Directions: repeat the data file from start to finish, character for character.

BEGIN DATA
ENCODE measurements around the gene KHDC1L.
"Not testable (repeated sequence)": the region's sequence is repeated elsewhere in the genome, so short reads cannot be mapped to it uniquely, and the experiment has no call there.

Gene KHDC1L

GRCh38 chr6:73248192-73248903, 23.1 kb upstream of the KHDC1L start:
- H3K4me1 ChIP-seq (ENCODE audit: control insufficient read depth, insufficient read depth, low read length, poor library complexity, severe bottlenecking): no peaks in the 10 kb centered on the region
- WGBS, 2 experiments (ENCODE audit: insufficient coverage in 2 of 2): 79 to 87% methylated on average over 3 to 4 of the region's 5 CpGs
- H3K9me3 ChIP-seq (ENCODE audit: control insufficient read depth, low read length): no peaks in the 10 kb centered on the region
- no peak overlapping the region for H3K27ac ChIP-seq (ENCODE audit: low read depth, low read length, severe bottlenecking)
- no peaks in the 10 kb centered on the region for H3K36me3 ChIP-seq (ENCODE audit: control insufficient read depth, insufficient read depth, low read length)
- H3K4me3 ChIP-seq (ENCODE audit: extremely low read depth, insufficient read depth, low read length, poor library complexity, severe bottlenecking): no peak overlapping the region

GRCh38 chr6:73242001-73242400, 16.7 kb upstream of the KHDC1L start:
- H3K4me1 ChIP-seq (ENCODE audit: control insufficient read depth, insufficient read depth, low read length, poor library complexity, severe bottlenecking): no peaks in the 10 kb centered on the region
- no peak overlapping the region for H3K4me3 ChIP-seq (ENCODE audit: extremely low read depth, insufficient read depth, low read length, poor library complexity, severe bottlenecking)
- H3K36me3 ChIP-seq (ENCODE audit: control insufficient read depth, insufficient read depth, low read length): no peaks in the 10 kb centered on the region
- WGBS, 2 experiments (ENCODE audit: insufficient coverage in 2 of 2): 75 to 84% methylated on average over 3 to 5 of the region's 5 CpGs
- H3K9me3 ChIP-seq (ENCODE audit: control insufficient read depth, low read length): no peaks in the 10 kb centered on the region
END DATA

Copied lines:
ENCODE measurements around the gene KHDC1L.
"Not testable (repeated sequence)": the region's sequence is repeated elsewhere in the genome, so short reads cannot be mapped to it uniquely, and the experiment has no call there.

Gene KHDC1L

GRCh38 chr6:73248192-73248903, 23.1 kb upstream of the KHDC1L start:
- H3K4me1 ChIP-seq (ENCODE audit: control insufficient read depth, insufficient read depth, low read length, poor library complexity, severe bottlenecking): no peaks in the 10 kb centered on the region
- WGBS, 2 experiments (ENCODE audit: insufficient coverage in 2 of 2): 79 to 87% methylated on average over 3 to 4 of the region's 5 CpGs
- H3K9me3 ChIP-seq (ENCODE audit: control insufficient read depth, low read length): no peaks in the 10 kb centered on the region
- no peak overlapping the region for H3K27ac ChIP-seq (ENCODE audit: low read depth, low read length, severe bottlenecking)
- no peaks in the 10 kb centered on the region for H3K36me3 ChIP-seq (ENCODE audit: control insufficient read depth, insufficient read depth, low read length)
- H3K4me3 ChIP-seq (ENCODE audit: extremely low read depth, insufficient read depth, low read length, poor library complexity, severe bottlenecking): no peak overlapping the region

GRCh38 chr6:73242001-73242400, 16.7 kb upstream of the KHDC1L start:
- H3K4me1 ChIP-seq (ENCODE audit: control insufficient read depth, insufficient read depth, low read length, poor library complexity, severe bottlenecking): no peaks in the 10 kb centered on the region
- no peak overlapping the region for H3K4me3 ChIP-seq (ENCODE audit: extremely low read depth, insufficient read depth, low read length, poor library complexity, severe bottlenecking)
- H3K36me3 ChIP-seq (ENCODE audit: control insufficient read depth, insufficient read depth, low read length): no peaks in the 10 kb centered on the region
- WGBS, 2 experiments (ENCODE audit: insufficient coverage in 2 of 2): 75 to 84% methylated on average over 3 to 5 of the region's 5 CpGs
- H3K9me3 ChIP-seq (ENCODE audit: control insufficient read depth, low read length): no peaks in the 10 kb centered on the region